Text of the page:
Today’s Gift Guide is a little bit different. I’m using the Christmas List from the family I adopted for Christmas to illustrate how you might get around the Princess Problem. What is the Princess Problem? The princess problem is this: you might not want to buy the little girl in your life a princess (or Barbie)-related item, but she says she really, really wants it. What to do? Buy her what she wants? Ignore her wishes, and buy her something else? Call me heartless, but I vote the latter. There are some craftier ways to do that, though, so let’s use this list as an example:
Jenny, age 5. Gift Ideas: 1. Barbie and Barbie’s Horse. 2. Art supplies. 3. Princess Costumes. Jenny is very girly, likes art, books, princesses, and dolls.
Molly, age 2. Gift Ideas: 1. Dolls. 2. Balls. 3. Dressing up in costumes. Molly is a girly tomboy, she likes to draw, play dress up, and she is very active.
I have confess, I pulled this family’s list off the “Giving Tree” at my church when I saw it because I figured most people would get Jenny her Barbie doll and probably a princess costume and I didn’t want that to happen. Don’t forget my long-standing personal and professional obsession with Barbie. Last year I picked a Christmas list because the mom, pregnant at the time, wrote at the bottom “no pink!!” but those instructions were very clear. I wanted to take on Jenny’s list as a challenge to find great gifts that still met what she wanted and would enjoy, without actually being Barbie or princesses. Go ahead and accuse me of being a scrooge.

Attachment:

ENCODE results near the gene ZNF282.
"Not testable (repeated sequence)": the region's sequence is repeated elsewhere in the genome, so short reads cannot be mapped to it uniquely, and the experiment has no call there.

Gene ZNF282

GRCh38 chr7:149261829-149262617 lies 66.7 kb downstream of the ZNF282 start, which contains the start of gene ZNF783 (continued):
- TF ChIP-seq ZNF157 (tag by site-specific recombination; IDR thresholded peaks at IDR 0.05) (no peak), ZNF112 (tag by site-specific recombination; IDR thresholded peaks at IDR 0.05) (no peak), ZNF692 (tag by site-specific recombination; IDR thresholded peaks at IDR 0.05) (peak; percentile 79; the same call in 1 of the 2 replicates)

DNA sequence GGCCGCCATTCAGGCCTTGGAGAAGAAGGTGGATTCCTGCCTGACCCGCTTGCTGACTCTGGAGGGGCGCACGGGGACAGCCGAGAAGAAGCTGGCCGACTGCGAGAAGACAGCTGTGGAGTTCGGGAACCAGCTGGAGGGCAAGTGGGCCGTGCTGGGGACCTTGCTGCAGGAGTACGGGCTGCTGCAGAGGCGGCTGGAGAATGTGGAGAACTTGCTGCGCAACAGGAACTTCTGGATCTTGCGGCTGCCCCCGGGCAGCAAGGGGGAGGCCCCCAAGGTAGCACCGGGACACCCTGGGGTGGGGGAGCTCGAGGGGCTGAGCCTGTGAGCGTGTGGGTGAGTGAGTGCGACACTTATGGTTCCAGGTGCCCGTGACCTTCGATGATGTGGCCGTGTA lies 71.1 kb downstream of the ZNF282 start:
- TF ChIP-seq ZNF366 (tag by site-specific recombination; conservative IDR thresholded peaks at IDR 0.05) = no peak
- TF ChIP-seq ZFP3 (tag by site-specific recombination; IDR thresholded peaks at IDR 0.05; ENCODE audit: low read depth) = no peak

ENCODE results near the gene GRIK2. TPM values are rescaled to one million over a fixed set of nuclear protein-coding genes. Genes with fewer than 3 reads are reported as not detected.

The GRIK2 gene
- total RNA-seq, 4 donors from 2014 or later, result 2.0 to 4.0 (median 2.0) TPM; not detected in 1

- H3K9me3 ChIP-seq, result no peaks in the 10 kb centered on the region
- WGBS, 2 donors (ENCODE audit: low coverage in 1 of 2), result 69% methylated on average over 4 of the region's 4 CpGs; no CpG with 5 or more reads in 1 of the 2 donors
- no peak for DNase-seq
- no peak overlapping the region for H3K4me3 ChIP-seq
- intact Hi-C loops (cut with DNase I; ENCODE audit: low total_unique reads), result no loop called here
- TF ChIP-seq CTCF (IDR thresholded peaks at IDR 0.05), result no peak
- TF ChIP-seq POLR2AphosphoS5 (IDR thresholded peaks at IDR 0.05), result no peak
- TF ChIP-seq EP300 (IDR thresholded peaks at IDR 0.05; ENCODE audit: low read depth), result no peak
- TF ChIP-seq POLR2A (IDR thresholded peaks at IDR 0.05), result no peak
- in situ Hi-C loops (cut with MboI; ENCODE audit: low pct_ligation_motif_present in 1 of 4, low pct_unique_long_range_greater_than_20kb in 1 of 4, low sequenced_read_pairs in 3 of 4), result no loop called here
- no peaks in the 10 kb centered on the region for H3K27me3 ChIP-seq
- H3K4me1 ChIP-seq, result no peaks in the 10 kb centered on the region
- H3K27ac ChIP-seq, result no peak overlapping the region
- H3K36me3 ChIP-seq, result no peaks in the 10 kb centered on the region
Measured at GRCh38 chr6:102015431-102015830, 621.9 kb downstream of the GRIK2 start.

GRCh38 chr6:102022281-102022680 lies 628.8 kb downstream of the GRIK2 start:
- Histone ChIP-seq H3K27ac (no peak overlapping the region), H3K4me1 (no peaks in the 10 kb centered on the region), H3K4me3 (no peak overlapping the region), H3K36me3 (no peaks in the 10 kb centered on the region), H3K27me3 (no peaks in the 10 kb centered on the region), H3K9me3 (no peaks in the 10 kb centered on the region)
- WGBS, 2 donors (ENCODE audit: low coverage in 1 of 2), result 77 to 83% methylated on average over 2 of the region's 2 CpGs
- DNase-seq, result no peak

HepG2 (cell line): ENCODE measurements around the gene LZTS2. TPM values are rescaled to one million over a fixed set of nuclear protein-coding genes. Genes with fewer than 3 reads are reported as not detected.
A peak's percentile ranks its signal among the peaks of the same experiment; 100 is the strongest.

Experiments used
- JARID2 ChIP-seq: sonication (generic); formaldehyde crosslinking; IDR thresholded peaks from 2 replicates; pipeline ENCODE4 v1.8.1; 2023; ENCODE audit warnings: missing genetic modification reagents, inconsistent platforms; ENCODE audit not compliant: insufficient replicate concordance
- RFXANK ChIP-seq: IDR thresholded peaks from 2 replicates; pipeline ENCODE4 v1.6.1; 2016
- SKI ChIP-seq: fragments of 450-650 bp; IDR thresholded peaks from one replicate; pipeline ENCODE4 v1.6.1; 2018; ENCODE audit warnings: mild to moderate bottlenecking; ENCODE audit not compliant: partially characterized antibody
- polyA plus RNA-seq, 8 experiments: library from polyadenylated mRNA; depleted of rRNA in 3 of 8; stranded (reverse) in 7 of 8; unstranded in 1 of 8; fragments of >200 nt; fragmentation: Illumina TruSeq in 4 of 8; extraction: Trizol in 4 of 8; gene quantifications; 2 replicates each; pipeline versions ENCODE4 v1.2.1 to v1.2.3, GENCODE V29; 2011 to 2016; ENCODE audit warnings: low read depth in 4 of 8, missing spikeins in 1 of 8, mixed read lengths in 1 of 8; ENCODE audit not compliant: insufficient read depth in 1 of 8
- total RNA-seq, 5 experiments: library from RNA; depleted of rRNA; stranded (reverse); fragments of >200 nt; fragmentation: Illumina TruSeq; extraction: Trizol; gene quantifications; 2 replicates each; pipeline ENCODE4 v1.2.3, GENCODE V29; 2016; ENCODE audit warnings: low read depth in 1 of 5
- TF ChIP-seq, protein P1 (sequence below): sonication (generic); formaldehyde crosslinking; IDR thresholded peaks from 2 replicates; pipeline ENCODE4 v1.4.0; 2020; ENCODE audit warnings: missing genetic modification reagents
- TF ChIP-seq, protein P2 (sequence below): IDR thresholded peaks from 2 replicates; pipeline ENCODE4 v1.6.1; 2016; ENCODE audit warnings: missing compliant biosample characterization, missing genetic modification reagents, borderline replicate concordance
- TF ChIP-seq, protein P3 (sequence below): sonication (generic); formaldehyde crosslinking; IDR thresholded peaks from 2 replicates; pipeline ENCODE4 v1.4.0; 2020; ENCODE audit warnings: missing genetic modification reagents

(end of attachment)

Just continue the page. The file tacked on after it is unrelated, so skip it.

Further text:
You tell your child a lot about what you condone with what you buy them. Now, you can’t pretend that just because you don’t buy Barbie, they aren’t playing with Barbie somewhere else, but you can make it clear you don’t believe in spending your money on that. I’ve also written before about how there’s nothing wrong with traditionally masculine or traditionally feminine toys per se, but there is a problem with limiting a child’s access to toys based on their gender. Boys spatial skills and gross motor skills from boy toys and girls learn language and fine motor skills from girl toys – but both boys and girls benefit from both sets of skills. Feeding the requests for extremely stereotyped toys can feed this separation between the skills your child learns, according to the gender-typed toys they play with, and the skills they don’t, from the toys they do not play with. You should feel comfortable taking a stand against Barbie, princesses, or any other extremely gender-typed plaything. If you don’t believe me, see what Peggy Orenstein has to say on the subject. Her book Cinderella Ate My Daughter is a must read for parents of little girls everywhere.